Massage is the manipulation of soft tissue, effecting a change in the surrounding tissue and structures of the body. Our bodies and posture are held in balance by the muscular system. If one or more of your muscles becomes too tight or slack this stresses the whole body which often is only apparent when you attempt to do something or move in a certain way.
What happens in a treatment session? An initial assessment is carried out to learn a little about you, why you are seeking massage, understand any ailments you may have, outcomes you are seeking and to confirm there are no contraindications that prevent the massage commencing.
Massage is very relaxing: it is quite common for recipients to fall asleep. After the treatment, you must take care rising from the massage couch. Generally 5 minutes is allowed for you to sit up, then ideally you should drink some water to assist the continuing flushing of the toxins from your body.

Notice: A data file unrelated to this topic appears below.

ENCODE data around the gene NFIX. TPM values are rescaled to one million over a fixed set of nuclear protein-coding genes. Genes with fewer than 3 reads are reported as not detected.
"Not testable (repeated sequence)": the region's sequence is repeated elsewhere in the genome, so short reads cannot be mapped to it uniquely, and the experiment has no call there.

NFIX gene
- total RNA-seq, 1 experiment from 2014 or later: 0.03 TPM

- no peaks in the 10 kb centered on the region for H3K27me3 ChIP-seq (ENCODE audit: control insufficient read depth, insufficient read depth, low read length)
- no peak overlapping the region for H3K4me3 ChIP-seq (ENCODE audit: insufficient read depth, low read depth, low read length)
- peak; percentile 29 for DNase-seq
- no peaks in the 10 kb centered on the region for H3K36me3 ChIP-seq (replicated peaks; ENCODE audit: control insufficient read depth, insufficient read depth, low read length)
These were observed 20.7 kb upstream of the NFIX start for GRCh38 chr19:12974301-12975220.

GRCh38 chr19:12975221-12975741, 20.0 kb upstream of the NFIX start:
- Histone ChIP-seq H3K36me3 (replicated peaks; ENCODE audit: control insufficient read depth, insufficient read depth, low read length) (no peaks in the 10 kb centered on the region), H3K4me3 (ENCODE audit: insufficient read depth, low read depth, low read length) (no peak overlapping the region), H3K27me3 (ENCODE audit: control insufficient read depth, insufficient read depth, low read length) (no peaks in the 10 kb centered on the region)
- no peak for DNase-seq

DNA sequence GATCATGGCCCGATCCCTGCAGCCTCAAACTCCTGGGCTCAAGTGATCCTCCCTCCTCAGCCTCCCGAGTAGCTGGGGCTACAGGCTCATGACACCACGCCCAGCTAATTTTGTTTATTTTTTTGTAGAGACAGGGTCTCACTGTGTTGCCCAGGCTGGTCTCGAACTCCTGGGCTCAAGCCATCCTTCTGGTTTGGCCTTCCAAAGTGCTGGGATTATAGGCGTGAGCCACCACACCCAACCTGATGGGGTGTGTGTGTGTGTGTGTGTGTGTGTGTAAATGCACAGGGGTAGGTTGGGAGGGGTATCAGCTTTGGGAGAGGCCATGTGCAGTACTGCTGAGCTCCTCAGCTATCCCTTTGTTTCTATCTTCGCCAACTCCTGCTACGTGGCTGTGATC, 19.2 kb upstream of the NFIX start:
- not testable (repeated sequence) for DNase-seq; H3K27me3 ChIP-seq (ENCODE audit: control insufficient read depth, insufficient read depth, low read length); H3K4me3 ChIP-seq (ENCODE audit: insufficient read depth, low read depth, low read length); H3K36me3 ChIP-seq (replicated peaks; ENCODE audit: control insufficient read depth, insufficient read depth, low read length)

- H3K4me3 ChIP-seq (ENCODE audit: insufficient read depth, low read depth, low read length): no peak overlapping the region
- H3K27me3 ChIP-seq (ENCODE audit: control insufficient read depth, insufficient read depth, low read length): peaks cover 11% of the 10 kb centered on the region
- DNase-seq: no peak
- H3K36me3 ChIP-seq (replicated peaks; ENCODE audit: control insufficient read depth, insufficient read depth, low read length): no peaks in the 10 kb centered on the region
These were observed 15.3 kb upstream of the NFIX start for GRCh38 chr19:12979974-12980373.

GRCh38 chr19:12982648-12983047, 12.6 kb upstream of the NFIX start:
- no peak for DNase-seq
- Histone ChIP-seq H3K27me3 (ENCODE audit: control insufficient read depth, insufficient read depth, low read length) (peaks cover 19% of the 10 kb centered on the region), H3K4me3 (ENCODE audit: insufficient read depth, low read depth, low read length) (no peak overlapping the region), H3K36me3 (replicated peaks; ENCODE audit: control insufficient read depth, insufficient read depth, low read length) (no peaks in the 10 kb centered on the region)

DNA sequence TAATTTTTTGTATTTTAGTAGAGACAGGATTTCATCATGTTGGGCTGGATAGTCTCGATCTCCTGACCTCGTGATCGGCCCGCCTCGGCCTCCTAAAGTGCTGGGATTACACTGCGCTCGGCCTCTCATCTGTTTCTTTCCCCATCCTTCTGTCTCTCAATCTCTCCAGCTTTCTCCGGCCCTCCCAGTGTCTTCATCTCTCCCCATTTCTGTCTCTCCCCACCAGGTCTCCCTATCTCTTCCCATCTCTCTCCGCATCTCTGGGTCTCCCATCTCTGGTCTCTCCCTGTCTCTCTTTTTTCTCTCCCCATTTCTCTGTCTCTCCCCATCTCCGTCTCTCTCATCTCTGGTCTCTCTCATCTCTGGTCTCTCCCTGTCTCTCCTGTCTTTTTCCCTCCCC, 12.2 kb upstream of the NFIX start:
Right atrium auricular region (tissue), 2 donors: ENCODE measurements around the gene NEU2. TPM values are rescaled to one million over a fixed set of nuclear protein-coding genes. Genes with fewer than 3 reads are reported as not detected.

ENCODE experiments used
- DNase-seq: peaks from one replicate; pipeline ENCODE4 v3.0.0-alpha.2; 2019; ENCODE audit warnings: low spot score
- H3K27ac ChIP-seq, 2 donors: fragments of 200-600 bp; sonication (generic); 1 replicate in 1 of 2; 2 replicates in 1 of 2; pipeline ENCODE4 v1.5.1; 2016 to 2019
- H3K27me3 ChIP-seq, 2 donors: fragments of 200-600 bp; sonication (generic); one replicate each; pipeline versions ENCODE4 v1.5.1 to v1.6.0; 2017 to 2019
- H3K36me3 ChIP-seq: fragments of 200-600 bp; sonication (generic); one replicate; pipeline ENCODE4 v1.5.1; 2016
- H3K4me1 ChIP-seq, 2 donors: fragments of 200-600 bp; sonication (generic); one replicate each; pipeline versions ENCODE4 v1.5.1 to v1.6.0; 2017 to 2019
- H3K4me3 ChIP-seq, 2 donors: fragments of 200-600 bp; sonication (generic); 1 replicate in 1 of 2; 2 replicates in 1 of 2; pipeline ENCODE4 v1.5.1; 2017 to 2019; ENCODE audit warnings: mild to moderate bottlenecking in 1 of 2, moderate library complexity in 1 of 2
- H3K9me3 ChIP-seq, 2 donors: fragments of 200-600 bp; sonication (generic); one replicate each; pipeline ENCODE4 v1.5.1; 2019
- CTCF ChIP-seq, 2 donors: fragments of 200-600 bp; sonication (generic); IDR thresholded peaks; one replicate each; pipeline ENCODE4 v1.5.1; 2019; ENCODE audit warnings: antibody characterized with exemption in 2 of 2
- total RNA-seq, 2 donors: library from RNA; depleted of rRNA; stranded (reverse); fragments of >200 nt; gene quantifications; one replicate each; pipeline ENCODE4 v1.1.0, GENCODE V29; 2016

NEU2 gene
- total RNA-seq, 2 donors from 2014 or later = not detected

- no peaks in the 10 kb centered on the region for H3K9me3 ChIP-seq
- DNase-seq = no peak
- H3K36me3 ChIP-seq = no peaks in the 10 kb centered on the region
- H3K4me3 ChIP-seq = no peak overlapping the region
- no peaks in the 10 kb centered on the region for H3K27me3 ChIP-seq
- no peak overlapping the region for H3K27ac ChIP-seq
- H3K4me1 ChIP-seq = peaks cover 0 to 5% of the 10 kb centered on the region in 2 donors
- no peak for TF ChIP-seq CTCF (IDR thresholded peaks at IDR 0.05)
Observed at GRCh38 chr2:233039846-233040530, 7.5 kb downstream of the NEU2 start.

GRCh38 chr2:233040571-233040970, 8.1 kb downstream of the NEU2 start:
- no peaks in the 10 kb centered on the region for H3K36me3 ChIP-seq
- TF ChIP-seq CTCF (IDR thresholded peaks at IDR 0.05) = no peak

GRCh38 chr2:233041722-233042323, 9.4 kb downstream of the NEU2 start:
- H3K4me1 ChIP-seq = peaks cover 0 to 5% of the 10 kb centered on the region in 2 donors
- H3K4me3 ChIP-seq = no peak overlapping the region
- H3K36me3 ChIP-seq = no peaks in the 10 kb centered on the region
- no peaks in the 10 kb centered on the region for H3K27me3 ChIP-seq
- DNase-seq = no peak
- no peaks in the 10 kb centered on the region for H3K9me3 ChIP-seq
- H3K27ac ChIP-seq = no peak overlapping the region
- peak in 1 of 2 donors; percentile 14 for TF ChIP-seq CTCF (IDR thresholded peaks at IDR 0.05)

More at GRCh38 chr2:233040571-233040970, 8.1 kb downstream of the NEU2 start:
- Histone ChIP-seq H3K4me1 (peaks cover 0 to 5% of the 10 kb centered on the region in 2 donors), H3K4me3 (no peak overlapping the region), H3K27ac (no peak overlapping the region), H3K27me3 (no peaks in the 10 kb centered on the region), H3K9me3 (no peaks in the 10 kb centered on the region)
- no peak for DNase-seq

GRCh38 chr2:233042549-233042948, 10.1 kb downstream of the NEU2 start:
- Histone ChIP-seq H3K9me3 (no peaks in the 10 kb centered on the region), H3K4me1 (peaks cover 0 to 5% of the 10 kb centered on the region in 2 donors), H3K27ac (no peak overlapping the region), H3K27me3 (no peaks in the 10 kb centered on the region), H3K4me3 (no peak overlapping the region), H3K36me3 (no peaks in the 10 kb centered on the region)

How long are treatments? Actual treatment time for a full body massage lasts 1 hour.
How often should massage be given? Massage can be given weekly or fortnightly if addressing specific issues, then when this is under control, session frequency may gradually extend out to a ‘maintenance’ mode, where clients may receive a treatment monthly, 6 or 8 weekly.
Why have Massage? Trauma to the body – physical and psychological – is stored in the muscles (muscles hold memories of all that occurs to us, for example when learning a musical instrument, patterns learnt are stored in the muscles). Massage has a direct effect on relieving all these issues. With regular massage, the releasing of muscular tension can be achieved, leaving clients feeling relaxed and muscles loosened. In some instances, on releasing muscular tension, clients can experience an emotional release, as deep-seated muscle memories of trauma are released and the client is able to ‘let go’ of the trauma. Massage benefits all systems in the body.